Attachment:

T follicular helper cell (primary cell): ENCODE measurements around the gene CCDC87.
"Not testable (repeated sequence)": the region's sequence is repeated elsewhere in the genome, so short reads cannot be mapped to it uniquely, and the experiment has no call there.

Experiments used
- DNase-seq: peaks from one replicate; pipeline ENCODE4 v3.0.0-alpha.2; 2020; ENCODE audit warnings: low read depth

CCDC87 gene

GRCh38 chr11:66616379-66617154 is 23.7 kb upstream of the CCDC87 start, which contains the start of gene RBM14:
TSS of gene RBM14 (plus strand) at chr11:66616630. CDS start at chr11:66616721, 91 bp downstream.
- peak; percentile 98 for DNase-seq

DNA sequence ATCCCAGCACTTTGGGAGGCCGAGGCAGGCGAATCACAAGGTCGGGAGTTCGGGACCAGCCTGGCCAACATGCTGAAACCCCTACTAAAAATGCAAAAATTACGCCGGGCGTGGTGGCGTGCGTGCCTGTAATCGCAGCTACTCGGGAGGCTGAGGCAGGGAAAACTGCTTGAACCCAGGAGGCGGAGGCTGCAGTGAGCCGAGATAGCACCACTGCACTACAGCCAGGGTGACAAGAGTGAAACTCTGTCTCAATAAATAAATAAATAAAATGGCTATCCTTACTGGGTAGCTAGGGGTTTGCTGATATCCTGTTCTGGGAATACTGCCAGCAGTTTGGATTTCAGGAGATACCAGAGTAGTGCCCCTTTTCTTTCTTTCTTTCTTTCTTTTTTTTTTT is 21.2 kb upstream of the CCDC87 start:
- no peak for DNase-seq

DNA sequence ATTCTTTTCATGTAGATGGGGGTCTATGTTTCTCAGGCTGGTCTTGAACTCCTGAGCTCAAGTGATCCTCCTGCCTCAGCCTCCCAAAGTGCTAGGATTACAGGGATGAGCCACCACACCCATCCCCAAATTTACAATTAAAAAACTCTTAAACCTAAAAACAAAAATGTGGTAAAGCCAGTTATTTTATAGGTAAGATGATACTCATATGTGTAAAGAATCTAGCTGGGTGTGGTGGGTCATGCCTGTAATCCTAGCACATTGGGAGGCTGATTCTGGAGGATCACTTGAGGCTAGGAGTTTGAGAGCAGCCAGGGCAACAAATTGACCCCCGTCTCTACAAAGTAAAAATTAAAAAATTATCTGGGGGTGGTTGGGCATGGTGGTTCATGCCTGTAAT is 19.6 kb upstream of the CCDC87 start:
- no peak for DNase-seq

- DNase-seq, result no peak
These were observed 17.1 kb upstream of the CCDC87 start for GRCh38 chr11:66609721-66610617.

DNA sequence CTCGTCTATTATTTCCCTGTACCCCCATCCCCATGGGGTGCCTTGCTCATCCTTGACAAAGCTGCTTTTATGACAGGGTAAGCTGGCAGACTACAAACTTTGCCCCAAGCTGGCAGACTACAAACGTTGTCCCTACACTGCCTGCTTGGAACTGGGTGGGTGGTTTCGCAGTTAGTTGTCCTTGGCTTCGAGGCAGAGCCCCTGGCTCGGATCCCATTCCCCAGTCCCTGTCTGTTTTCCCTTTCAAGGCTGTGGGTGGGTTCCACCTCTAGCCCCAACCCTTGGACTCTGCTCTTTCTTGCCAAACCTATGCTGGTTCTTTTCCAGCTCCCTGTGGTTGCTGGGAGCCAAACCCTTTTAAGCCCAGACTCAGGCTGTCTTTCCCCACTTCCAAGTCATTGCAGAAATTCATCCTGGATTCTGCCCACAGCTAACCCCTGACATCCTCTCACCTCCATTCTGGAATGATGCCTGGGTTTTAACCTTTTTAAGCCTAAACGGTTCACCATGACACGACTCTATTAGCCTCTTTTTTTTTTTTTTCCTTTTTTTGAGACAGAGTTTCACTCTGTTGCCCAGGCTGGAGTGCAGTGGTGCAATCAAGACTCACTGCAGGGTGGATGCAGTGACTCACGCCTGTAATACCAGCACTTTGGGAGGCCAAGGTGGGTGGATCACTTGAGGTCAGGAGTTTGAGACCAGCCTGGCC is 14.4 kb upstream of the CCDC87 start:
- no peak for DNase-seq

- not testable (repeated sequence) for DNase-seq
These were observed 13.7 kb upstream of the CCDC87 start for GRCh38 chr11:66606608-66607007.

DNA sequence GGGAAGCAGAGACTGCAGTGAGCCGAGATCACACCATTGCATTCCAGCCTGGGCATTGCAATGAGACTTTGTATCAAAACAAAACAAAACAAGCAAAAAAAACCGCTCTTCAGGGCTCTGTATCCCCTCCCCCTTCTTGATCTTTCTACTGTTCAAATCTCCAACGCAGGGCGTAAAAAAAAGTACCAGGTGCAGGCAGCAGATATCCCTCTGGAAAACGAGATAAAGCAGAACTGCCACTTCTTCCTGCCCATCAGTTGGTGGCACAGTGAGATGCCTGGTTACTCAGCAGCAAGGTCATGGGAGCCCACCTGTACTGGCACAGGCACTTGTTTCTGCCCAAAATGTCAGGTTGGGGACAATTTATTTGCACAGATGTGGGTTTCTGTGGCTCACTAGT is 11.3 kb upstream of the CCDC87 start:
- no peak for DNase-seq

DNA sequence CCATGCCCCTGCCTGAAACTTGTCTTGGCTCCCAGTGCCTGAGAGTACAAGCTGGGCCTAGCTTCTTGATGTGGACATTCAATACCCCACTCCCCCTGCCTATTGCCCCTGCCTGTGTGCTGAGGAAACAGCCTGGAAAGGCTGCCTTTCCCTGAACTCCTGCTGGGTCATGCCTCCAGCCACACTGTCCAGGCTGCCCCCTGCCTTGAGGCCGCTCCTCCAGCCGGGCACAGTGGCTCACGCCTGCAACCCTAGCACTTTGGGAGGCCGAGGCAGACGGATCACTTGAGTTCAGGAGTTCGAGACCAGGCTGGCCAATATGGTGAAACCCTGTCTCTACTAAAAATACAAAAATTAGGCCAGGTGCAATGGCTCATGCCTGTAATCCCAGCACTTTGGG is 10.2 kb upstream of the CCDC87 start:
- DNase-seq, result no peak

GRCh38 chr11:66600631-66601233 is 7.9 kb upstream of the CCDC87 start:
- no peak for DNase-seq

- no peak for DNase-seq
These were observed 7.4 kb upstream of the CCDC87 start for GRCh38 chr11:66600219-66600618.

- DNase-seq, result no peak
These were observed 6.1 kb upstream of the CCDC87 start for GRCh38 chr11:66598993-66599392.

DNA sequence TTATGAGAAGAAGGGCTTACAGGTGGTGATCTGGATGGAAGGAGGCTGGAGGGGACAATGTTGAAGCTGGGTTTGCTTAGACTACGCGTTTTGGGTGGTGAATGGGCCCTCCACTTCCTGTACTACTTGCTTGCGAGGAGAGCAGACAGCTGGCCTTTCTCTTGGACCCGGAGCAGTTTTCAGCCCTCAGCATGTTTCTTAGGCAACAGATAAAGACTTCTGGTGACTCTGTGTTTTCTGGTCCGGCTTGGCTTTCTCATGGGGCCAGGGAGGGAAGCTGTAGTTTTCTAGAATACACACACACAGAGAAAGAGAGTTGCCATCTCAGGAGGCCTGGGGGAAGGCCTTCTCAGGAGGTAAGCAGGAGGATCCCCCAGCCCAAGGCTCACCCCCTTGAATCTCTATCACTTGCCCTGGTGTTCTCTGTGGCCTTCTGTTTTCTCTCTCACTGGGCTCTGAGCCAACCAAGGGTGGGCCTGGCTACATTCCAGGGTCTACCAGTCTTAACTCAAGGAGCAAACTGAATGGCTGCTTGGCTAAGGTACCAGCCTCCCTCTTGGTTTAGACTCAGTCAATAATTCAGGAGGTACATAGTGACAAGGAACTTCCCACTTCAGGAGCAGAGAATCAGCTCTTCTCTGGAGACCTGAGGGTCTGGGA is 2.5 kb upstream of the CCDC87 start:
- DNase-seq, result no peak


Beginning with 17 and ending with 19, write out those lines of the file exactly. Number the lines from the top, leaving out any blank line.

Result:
- not testable (repeated sequence) for DNase-seq
These were observed 13.7 kb upstream of the CCDC87 start for GRCh38 chr11:66606608-66607007.

DNA sequence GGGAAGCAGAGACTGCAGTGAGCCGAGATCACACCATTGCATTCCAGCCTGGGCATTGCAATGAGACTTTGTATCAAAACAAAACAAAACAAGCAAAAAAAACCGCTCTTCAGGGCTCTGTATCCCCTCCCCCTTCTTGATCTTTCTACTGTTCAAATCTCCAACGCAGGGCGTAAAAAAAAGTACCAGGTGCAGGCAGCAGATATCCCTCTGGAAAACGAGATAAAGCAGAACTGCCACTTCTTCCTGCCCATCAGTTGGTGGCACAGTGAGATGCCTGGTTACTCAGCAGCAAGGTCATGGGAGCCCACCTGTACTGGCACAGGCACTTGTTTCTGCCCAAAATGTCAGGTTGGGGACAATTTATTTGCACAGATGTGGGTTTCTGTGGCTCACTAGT is 11.3 kb upstream of the CCDC87 start: